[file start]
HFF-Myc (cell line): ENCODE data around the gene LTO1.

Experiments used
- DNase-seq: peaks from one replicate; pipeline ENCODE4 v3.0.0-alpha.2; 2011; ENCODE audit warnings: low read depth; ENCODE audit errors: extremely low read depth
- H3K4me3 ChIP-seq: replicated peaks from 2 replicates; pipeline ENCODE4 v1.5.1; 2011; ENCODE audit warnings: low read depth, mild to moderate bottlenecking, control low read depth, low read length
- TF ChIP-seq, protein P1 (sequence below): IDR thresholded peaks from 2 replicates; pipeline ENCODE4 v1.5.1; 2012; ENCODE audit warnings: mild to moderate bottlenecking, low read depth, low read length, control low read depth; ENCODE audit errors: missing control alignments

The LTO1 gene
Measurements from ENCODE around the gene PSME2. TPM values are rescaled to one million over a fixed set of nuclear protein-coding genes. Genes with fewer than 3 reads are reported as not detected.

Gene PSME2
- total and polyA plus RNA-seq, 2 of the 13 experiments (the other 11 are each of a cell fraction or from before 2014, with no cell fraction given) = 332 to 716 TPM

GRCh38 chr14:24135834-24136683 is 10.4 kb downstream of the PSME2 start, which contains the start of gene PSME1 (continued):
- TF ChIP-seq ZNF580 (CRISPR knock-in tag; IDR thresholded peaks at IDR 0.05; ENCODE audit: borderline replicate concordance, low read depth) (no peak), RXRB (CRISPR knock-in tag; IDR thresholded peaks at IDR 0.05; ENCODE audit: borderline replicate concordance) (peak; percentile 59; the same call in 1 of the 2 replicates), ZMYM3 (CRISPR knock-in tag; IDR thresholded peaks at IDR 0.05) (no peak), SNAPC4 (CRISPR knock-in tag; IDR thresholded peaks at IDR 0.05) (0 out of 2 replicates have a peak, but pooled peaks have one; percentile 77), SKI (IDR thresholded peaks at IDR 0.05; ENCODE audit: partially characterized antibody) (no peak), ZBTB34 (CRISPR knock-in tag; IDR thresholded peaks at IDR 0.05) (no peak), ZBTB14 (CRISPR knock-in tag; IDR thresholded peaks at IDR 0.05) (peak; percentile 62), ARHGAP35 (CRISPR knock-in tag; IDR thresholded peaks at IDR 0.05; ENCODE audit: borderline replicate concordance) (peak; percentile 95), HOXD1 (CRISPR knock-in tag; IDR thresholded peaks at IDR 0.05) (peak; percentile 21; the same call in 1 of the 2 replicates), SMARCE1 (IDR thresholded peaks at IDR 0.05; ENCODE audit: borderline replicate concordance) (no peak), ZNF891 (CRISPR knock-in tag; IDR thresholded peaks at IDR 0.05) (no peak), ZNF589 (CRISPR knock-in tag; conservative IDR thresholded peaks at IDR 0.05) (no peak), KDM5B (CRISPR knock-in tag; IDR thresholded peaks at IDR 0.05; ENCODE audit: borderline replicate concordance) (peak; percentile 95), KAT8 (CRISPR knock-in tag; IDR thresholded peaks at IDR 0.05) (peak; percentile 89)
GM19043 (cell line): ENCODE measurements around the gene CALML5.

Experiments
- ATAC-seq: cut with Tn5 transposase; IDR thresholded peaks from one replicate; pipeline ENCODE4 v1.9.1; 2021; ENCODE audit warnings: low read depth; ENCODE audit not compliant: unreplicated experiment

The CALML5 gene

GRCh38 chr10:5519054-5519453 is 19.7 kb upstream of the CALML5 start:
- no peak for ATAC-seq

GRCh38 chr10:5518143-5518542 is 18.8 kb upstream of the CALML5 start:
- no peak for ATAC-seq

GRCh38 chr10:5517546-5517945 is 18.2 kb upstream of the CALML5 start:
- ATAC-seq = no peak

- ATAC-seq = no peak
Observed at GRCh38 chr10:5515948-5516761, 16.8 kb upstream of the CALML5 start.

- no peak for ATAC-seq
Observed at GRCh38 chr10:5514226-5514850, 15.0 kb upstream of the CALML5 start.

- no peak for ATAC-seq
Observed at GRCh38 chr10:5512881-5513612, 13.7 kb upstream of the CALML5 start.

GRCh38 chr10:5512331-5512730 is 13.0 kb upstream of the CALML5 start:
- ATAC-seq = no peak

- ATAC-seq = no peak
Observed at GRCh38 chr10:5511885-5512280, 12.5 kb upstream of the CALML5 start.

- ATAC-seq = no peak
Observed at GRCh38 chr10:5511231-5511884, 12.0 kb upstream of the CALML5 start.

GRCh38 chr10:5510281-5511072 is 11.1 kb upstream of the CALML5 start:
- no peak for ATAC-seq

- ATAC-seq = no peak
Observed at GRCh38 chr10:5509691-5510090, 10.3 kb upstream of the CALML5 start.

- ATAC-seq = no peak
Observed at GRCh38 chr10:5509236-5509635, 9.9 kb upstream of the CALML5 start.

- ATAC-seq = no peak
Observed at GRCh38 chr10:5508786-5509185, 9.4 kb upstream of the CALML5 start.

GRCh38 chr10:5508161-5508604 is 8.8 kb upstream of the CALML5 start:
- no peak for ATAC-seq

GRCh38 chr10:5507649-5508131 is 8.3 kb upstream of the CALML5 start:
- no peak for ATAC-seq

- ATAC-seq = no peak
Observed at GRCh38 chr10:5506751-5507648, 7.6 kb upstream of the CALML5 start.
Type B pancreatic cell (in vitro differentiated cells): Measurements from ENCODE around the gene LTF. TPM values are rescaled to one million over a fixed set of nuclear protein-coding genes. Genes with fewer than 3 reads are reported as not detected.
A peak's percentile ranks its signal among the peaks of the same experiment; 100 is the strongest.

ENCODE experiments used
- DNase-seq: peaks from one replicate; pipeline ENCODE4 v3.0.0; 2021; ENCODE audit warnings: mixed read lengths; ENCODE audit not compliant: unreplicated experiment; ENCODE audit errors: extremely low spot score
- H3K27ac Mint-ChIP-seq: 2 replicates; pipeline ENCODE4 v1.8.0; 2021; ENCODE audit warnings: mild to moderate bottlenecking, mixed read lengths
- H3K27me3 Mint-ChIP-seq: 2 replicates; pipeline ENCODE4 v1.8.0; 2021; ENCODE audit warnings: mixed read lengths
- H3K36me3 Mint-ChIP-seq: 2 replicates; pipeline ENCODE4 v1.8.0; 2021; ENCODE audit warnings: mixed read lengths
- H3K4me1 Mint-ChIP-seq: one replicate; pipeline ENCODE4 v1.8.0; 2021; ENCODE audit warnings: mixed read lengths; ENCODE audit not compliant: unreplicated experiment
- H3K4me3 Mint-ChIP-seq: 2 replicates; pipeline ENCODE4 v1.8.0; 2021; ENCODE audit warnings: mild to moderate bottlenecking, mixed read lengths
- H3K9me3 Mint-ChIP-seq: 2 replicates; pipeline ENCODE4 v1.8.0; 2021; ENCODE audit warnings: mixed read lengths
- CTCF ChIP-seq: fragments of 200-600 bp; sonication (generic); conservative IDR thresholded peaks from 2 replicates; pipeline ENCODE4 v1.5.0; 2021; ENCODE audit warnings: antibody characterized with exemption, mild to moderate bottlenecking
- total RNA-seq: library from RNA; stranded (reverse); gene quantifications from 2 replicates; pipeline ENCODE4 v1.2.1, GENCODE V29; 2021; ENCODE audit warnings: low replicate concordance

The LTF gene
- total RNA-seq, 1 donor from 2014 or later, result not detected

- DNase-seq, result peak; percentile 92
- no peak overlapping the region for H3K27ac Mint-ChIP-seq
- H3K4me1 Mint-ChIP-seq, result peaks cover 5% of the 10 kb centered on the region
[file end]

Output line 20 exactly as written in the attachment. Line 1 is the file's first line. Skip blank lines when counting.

GRCh38 chr10:5517546-5517945 is 18.2 kb upstream of the CALML5 start: